Voter Challenge Brings Police to PAHS Polling Station
A challenge to an "inactive" voter incited an allegation of voter intimidation from an observer.
An allegation of voter intimidation brought police to Phoenixville Area High School on the morning of Election Day.
According to Judge of Elections Charlie Dewey, a man attempted to vote at the Phoenixville East 3 polling station who had an “inactive” voter registration status, meaning he hadn’t cast a ballot in over five years.
A Republican poll watcher challenged the man’s eligibility, at which point he went home to get ID, returned to the polling place, and cast a ballot. A fellow voter witnessed this exchange and cried foul, but by the time Phoenixville Police arrived to file a report, both the reporting party and the challenged voter were gone, according to Dewey.
Phoenixville borough councilman Michael Speck said it’s possible the voter may have had a disability.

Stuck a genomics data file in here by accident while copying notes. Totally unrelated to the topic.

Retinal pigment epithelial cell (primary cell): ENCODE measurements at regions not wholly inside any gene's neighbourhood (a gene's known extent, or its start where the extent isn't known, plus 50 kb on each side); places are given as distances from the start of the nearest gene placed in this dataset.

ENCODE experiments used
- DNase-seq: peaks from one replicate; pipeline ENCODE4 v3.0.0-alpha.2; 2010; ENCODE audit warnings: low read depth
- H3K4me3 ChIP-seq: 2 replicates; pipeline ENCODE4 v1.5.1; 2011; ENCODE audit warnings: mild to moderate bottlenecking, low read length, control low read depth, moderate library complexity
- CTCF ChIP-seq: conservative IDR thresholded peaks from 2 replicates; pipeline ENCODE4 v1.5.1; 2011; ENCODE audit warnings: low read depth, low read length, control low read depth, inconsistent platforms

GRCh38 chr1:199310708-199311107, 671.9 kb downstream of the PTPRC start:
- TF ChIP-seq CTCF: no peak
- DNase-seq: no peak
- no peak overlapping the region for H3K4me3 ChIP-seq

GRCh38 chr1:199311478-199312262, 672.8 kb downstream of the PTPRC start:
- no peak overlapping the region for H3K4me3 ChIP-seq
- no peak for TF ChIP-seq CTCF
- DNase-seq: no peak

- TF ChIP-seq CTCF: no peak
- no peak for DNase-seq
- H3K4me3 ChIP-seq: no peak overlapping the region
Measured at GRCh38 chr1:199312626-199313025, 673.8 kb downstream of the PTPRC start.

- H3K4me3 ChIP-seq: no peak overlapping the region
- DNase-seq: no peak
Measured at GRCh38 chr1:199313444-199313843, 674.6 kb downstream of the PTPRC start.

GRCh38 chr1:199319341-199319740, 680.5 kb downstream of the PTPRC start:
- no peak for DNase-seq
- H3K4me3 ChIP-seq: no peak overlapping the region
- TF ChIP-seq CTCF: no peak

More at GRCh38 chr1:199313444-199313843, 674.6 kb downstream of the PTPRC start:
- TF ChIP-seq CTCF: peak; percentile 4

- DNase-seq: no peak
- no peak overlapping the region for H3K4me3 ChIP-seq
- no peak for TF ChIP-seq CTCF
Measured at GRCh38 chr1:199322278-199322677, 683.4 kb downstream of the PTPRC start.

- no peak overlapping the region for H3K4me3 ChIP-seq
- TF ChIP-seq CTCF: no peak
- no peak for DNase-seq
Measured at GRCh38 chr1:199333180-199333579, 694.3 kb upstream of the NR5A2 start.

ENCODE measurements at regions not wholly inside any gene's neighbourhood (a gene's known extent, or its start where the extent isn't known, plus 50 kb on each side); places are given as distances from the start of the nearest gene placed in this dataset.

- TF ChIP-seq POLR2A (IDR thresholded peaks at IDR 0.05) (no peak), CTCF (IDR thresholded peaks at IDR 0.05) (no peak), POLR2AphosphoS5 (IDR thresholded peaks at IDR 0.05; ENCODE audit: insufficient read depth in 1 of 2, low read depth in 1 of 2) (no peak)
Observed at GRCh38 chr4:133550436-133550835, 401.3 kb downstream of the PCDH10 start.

Dewey characterized the challenge as standard practice, said the Republican poll watcher was just doing his job, and added that, had the man not been able to obtain his identification, he still would have been allowed to cast a ballot.
“There are two procedures we can go through [in cases like this],” he explained. “We can let him vote and have [the poll watcher] challenge it, or we can have them fill out a provisional ballot that goes in a separate envelope and is counted later at the county. If everything verifies with that, it goes through and is counted, but not in the initial returns.”
Dewey added that a separate voter, also inactive, was challenged, but she also provided identification and was allowed to vote.
Phoenixville Republican Party chairperson Brian Peppel, who arrived at the scene later in the morning, said that Chester County Republicans have a list of inactive voters and will be challenging as many of them as they come across, regardless of their party affiliation.
Peppel did admit that the county Republican’s poll watchers will be at strategic, and presumably Democrat-leaning, locations throughout the county, including in many Phoenixville polling places. He emphasized that this effort is unrelated to True the Vote.